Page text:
Shaggy rugs have made a come-back in the past few years and while bold, zany ultra-modern designs have over-taken them as the in-thing they are still a popular choice with homeowners and interior designers alike.
Shaggy rugs became popular in the 60s and like all kinds of fashion, even that for the home, these things come back around. One thing that will not be coming back in is wool shag-pile rugs. These plush floor coverings were popular some 50 years ago but the lack of practicality inherent in woolen shags mean they will never find the same popularity as they did in their heyday.
Don’t get me wrong, there are of course woolen Ivory Shaggy Rugs available on the market, but the choice is limited, and limited for a reason. Not only has the cost of wool and raw materials shot up in recent times but the pilling and shedding of these thick-piled carpets is a thing of legend. Like a wool on an Angola sweater stopping the fluff from woolen shaggys is nigh-on impossible. The nature and structure of the fabric means it constantly needs carded out and simply is not suitable for regular use.
Due to the issues mentioned above other materials and fabrics have become common-place. Polypropylene, acrylic and polyester are now favourites for the modern shaggy rug. Polypropylene has come a long way and mimics the feeling and texture of wool but in the case of shaggy rugs is much harder wearing. Polyester is resistant to damp and is used in shiny shaggy rugs often known as ‘spaghetti’ pile. Acrylic has long been used in floor coverings as an alternative to wool, particularly in modern rugs and carpets as it provides similar properties to wool but is able to take on much stronger, brighter and bolder dyes. Acrylic is softer than most wools but it is important to ensure the quality of the material used is of high standard as it can also suffer from the shedding that afflicts its woolen cousin.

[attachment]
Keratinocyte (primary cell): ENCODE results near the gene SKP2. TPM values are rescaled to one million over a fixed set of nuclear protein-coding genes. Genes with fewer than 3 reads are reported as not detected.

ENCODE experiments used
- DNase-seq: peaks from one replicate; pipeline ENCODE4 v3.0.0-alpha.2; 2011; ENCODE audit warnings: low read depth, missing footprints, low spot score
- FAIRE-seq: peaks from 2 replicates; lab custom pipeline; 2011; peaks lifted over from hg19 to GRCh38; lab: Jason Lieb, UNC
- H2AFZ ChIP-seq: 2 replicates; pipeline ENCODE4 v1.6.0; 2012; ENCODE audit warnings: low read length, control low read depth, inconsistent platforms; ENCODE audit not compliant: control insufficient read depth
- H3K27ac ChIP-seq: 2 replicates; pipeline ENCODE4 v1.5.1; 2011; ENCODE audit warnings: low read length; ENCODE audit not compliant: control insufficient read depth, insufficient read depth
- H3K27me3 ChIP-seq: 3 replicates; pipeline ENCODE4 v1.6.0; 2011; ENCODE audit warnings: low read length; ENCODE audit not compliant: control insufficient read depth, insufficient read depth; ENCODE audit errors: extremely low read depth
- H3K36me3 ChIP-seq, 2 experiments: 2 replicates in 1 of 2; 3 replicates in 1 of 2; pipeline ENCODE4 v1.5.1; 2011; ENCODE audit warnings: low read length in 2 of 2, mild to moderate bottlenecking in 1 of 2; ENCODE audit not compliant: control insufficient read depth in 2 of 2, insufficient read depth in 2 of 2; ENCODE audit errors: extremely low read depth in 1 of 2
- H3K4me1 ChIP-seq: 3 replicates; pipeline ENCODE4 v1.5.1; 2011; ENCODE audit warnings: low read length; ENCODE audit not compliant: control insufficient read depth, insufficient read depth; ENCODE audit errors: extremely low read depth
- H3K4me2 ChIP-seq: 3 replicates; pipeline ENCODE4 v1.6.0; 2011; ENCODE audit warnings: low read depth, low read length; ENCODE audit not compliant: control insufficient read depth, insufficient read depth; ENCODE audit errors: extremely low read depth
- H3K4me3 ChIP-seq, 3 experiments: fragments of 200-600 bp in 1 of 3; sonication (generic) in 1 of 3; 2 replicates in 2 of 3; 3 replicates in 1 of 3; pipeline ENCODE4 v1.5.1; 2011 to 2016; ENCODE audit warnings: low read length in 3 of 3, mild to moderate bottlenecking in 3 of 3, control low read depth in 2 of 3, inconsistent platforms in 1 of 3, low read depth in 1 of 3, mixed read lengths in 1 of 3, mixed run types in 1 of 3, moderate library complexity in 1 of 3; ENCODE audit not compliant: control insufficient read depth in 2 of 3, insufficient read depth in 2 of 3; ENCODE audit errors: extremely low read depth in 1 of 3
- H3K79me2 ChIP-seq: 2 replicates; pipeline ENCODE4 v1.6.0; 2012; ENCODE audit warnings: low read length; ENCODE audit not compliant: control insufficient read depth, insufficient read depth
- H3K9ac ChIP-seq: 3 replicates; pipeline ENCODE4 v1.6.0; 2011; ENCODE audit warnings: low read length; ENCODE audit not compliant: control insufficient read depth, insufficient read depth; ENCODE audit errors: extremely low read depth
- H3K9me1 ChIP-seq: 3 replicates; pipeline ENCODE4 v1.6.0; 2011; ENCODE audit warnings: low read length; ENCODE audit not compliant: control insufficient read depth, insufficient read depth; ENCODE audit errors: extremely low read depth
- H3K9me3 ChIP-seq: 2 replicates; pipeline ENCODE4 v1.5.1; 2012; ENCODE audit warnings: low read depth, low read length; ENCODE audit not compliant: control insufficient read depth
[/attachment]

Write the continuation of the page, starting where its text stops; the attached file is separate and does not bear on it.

A simple test with any rug or carpet to discover if shedding may be a problem is to rub the palm of your hand up and down the pile quickly for ten or twenty seconds. This will often give a good indication if there is likely to be any shedding. However, do not be overly concerned if there is slight shedding of the fabric as this is natural in a new rug, particularly wool and acrylic.